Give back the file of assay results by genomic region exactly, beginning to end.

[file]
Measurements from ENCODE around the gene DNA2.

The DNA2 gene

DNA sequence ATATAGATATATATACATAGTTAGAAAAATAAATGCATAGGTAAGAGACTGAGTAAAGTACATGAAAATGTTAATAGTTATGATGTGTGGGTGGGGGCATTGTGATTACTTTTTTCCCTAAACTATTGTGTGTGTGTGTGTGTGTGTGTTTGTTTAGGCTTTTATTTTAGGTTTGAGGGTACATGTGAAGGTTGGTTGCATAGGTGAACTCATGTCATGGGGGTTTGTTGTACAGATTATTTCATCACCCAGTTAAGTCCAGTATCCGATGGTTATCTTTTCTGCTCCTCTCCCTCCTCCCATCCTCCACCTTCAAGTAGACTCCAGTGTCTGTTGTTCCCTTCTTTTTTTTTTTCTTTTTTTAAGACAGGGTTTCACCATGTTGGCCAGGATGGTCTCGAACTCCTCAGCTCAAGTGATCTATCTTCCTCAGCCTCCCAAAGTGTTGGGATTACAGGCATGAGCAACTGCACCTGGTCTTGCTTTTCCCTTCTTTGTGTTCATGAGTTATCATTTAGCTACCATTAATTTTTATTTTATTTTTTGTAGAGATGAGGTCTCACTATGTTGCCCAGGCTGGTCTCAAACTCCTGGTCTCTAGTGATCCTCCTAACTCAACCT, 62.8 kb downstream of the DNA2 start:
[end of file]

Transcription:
Measurements from ENCODE around the gene DNA2.

The DNA2 gene

DNA sequence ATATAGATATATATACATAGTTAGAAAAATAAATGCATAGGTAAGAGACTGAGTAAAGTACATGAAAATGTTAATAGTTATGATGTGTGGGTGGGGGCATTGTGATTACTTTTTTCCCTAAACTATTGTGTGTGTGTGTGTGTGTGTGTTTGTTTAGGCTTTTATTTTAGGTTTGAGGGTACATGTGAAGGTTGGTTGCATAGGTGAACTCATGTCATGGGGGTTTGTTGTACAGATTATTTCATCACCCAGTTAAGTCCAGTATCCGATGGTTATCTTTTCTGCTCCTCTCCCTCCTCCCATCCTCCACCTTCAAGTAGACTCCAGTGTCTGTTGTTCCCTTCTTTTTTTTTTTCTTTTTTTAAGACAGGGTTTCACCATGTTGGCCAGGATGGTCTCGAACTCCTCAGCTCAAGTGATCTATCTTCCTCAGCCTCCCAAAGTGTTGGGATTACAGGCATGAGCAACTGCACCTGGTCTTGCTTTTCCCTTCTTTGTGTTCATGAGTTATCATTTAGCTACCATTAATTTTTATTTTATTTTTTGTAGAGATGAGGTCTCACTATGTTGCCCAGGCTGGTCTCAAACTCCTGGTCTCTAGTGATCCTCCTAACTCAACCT, 62.8 kb downstream of the DNA2 start: